By Michael D. Helm
Most Americans do not know who Ali al-Marri is and it is my sincere hope
that they never find out because of another horrendous attack. Nonetheless,
it is extremely alarming that not only has our government released the
convicted al-Qaeda operative from U.S. custody to Qatar, but that it has
also gone largely unnoticed by the mainstream media.
Picked up for a routine traffic violation just a few weeks after the 9/11
attacks, al-Marri ominously arrived in the United States on Sept. 10, 2001.
After police discovered he was already on a federal watch list, he was
arrested and charged with providing material support or resources to al
Qaeda. In fact, 9/11 mastermind Khalid Sheikh Mohammed described al-Marri
as "the perfect sleeper agent because he has studied in the United States,
had no criminal record, and had a family with whom he could travel."
First held as an enemy combatant, a U.S. court later ruled that al-Marri was
entitled to a federal hearing. In a 2009 plea agreement, he pled guilty in
exchange for a 15-year prison sentence and was held in the United States.
Released earlier this month to his native country of Qatar, he can expect
plenty of company in that part of the world as President Obama has called on
Congress to lift remaining restrictions on detainee transfers so he can
close the prison at Guantanamo Bay, Cuba.
To be fair, the release of dangerous detainees is not new and hundreds were
released during the Bush administration. But at a time when ISIS is
committing the most gruesome atrocities imaginable, it is the precise
opposite of what we should be doing.
In 2006, a delegation from The American Legion visited the detention
facility at Guantanamo. Tom Bock, who was the organization's national
commander at the time, reported a very different environment than the
description offered by many detainee lawyers and agenda-driven human rights
"The United States may be the only country whose captured enemy combatants
gain weight during their detention," Bock said at the time, while taking
note of the excellent prison cuisine. "The members of Joint Task Force
Guantanamo are absolute professionals. One guard had feces thrown on him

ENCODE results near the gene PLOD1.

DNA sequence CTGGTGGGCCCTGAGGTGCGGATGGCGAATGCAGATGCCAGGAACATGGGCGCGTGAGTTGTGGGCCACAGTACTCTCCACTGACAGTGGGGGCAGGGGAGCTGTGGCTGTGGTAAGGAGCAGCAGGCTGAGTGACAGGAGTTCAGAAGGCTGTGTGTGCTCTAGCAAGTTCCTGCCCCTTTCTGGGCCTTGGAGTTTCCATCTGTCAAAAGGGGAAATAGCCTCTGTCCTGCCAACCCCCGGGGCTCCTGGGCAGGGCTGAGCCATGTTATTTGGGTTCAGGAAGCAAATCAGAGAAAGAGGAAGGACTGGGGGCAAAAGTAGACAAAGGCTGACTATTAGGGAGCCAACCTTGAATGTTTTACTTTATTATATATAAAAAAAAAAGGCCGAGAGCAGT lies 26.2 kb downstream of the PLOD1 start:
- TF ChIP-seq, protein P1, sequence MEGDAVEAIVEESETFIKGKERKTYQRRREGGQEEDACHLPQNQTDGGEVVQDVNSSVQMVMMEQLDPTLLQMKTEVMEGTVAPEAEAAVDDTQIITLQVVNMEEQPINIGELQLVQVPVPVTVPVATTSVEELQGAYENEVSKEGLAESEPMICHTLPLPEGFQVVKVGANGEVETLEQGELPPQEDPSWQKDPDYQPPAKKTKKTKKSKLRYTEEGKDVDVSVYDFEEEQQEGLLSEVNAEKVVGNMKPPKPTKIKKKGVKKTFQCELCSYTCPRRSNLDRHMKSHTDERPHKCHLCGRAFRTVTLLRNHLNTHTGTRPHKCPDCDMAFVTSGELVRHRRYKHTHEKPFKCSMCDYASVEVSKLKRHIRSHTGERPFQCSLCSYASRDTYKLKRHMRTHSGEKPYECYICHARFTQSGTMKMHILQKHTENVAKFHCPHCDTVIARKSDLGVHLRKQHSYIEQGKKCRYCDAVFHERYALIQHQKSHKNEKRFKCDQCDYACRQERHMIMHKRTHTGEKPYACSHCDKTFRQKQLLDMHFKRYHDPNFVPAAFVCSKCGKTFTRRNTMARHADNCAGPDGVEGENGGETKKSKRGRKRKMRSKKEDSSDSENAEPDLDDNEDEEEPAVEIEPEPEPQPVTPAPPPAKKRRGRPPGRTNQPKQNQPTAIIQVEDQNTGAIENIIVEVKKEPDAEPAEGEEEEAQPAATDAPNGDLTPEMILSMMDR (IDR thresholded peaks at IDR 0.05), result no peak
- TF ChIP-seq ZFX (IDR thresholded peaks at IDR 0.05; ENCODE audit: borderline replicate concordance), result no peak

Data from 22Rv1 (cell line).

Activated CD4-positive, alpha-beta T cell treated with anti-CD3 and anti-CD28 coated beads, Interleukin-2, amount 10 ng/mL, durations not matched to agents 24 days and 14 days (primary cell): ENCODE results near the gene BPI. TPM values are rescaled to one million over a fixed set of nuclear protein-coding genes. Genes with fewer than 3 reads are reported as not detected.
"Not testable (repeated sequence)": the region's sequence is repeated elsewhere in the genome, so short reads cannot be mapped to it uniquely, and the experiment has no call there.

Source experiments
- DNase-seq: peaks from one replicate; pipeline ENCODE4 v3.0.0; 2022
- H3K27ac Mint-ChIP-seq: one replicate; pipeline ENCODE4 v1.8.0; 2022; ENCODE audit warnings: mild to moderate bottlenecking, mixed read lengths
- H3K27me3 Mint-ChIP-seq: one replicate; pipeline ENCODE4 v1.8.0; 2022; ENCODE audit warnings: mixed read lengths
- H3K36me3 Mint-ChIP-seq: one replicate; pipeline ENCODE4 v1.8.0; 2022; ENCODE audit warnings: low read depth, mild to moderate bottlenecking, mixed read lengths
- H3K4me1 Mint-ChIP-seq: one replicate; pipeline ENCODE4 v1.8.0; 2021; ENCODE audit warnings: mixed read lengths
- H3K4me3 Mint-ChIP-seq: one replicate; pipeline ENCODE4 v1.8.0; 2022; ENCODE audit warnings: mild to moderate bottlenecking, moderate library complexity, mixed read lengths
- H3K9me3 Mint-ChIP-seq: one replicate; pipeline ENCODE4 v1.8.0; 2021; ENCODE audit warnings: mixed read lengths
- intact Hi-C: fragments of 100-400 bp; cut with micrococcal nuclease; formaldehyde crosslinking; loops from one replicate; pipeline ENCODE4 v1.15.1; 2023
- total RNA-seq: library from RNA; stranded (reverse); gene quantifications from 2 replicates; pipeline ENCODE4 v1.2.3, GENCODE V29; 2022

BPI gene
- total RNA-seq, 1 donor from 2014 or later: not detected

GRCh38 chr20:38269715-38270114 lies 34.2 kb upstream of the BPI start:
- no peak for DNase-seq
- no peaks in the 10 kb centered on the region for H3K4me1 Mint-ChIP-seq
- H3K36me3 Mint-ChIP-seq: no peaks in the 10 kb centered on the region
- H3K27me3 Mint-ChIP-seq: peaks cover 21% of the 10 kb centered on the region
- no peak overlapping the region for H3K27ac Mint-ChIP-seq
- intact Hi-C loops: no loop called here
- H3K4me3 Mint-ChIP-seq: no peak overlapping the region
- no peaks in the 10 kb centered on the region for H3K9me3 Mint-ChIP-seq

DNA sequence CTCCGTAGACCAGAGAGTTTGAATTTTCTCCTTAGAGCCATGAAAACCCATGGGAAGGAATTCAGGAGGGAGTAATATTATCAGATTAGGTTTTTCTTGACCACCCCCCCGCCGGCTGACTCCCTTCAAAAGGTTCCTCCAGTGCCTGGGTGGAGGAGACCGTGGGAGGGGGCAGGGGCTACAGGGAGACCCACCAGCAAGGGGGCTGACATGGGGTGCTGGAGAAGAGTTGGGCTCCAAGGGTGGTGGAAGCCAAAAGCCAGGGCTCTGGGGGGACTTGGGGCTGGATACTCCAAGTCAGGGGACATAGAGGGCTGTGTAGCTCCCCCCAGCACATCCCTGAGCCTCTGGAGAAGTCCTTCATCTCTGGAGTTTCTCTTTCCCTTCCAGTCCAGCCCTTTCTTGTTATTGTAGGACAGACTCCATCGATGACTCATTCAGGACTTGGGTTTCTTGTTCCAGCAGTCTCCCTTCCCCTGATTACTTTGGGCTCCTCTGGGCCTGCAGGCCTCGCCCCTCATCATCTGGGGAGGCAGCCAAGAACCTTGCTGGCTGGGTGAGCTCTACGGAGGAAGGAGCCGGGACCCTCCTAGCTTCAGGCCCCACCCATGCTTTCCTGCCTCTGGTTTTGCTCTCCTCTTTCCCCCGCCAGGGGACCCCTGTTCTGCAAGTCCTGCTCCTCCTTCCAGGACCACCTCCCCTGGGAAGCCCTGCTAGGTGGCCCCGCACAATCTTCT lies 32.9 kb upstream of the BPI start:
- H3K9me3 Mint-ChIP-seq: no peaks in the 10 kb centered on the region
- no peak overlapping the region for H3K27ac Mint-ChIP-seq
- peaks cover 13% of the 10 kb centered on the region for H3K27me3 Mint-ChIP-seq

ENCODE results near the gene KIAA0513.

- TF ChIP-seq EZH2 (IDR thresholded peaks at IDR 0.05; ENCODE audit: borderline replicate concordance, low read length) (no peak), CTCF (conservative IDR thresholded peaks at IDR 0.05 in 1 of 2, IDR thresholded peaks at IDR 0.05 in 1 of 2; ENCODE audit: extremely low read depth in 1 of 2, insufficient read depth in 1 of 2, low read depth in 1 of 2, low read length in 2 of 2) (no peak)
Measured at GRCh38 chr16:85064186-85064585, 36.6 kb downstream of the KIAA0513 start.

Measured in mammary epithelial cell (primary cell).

just before we arrived. He calmly showered and changed his uniform. The
abuse at Guantanamo is coming from the detainees, not our military."
Bock added that the detainee medical clinic provided excellent health care,
far superior to what most of the detainees were able to receive in their
home countries prior to their capture.
According to the Foundation for Defense of Democracies, 30 percent of
released Guantanamo detainees have engaged in further terrorist activities.
One such man was Abdallah al-Ajmi. Captured in Pakistan in December 2001,
al-Ajmi was a Taliban fighter and self-proclaimed Jihadist. He was
transferred to Guantanamo and remained there until his release in 2005.
While at Gitmo, he told a military review board that he wanted to kill as
many Americans as possible. Nonetheless, despite a history of violence at
Gitmo, he was returned to his native country Kuwait. According to the
Washington Post, on March 23, 2008 al-Ajmi drove a pick-up truck full of
explosives through an Iraqi military base entrance point in Mosul. The blast
killed 13 Iraqi soldiers and wounded 42 civilians.
As the nation's largest organization of wartime veterans, The American
Legion believes it has a solemn responsibility to do what it can to keep our
country safe. We do not practice partisan politics, but we do believe in
speaking truth to power, regardless of the consequences.
Mr. President, freeing terrorists and closing Guantanamo is a terrible idea.